Paleodemographic modeling in the lower Mississippi River Valley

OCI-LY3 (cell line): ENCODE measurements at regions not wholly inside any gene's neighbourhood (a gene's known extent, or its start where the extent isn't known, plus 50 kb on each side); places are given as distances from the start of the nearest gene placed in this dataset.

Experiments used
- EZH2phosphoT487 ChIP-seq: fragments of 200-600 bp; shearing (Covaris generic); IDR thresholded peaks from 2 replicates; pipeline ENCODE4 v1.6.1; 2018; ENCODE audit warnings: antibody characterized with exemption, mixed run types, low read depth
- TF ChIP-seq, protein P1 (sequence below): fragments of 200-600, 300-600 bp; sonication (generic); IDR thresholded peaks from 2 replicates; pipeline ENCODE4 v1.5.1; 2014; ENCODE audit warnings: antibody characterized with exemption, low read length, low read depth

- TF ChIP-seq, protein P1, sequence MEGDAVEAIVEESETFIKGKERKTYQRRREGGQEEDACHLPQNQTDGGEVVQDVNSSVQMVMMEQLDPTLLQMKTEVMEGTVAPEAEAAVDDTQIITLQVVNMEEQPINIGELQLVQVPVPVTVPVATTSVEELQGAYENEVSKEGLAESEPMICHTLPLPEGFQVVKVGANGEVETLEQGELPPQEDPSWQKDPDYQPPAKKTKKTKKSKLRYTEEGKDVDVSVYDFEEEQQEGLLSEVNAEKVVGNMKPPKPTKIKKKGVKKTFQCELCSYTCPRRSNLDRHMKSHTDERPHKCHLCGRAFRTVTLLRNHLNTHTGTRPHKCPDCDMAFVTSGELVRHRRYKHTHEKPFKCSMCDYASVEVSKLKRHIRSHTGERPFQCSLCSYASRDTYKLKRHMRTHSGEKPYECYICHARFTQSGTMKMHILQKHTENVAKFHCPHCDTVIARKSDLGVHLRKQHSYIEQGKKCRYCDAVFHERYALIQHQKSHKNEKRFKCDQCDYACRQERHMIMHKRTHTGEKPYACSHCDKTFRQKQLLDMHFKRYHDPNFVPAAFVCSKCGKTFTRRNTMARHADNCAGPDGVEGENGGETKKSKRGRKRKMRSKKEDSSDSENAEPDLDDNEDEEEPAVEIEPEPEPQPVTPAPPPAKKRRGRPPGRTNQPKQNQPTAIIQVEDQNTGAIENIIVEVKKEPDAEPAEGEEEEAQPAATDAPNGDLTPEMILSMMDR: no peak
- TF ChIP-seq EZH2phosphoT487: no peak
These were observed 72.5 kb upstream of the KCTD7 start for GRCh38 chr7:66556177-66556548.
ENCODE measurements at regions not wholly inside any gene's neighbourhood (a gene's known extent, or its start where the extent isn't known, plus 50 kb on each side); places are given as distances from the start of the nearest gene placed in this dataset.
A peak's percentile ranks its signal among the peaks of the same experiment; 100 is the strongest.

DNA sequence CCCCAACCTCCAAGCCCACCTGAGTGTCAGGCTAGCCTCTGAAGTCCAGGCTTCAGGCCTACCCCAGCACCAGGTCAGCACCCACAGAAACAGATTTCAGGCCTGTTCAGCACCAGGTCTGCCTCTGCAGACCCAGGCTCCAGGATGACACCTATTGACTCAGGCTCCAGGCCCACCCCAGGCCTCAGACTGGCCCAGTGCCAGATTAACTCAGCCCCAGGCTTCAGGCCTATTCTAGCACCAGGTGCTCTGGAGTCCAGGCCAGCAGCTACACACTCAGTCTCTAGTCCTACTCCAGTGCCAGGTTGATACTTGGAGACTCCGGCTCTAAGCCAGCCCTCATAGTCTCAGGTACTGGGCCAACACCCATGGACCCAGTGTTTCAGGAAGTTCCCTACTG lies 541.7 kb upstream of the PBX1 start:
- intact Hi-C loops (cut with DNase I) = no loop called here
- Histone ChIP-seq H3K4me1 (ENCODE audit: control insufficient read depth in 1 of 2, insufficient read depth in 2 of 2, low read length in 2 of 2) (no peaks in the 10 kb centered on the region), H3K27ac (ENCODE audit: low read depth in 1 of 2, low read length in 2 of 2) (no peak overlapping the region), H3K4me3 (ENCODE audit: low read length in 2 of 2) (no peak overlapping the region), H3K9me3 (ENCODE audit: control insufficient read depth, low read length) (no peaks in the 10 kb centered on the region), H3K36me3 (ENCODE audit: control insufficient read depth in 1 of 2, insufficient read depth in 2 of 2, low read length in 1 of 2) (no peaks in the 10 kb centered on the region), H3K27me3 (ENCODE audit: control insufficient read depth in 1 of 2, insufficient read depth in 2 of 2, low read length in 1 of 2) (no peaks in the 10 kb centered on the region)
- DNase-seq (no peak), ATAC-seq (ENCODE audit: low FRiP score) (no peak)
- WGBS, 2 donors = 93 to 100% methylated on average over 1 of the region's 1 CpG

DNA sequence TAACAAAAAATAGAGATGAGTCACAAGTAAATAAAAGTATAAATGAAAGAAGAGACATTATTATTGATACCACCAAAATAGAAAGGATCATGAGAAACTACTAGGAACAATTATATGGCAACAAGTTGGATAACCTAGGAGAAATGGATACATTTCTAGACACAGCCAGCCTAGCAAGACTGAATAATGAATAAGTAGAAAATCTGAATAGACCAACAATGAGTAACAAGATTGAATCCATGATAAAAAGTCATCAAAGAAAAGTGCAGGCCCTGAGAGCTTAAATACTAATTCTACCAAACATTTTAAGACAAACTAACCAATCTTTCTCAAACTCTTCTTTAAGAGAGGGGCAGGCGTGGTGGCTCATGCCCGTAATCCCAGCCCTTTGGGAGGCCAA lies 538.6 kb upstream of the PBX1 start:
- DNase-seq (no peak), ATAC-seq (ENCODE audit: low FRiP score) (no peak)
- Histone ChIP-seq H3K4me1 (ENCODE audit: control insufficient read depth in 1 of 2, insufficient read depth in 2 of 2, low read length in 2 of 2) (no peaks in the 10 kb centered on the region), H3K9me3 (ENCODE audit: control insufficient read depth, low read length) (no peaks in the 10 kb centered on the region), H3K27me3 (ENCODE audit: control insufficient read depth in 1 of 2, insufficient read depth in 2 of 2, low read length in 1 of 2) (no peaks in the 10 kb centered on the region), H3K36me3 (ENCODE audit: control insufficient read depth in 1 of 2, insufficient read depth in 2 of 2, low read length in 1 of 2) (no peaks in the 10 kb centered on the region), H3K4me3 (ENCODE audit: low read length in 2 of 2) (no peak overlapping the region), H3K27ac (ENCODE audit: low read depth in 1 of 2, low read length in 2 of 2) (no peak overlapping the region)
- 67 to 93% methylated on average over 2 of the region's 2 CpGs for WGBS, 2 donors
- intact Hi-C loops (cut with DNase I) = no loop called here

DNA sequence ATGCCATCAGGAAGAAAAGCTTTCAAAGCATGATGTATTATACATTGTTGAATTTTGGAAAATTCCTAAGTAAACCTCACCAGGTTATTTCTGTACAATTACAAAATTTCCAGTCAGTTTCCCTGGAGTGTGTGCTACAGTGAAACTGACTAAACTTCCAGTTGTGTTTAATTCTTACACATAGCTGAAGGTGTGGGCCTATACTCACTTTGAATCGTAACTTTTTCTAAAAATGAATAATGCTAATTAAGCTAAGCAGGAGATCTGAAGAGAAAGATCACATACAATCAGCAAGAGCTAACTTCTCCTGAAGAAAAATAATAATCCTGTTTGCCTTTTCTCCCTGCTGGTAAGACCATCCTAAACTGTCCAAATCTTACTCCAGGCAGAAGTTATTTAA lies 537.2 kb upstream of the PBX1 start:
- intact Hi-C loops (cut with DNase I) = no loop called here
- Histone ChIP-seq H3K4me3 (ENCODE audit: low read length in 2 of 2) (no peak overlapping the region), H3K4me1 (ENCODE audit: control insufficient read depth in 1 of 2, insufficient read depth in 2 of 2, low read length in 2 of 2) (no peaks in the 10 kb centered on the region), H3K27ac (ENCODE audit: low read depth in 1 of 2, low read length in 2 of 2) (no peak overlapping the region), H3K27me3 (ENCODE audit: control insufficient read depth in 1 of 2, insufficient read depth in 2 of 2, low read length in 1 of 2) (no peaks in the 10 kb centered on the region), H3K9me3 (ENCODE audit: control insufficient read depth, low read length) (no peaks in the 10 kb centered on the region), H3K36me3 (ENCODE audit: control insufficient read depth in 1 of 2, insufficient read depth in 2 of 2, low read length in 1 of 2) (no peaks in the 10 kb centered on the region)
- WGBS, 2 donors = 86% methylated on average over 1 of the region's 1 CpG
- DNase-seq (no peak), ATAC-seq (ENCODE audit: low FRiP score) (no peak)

The three studies presented below address the relationships that exist between prehistoric population dynamics, settlement organization, climate, and subsistence in the central and lower Mississippi River valley and adjacent uplands, as well as how sampling strategies in archaeology affect the quality of data upon which we model these kinds of relationships. Evidence is provided that demonstrates that long-held commonsensical assumptions about the relationship between maize agriculture and population growth during the Woodland and Mississippi periods are unfounded. Results demonstrate that maize agriculture played little to no role in the region's period of major demographic expansion, which occurred ca. AD 650. The investigation of two episodes of population decline during the Late Archaic and late prehistoric periods reveal that changes in settlement organization associated with the movements of groups from upland to lowland environments, or vice-versa, represent major contributing factors to these episodes. The final study presents findings on the relationship between shovel-testing strategies and the accuracy and usefulness of the models of archaeological occupations that result from the information collected during shovel testing. These results demonstrate that some common approaches to shovel testing lead to faulty models that fail to accurately represent important occupational variables, thus compromising our ability to make valid significance determinations.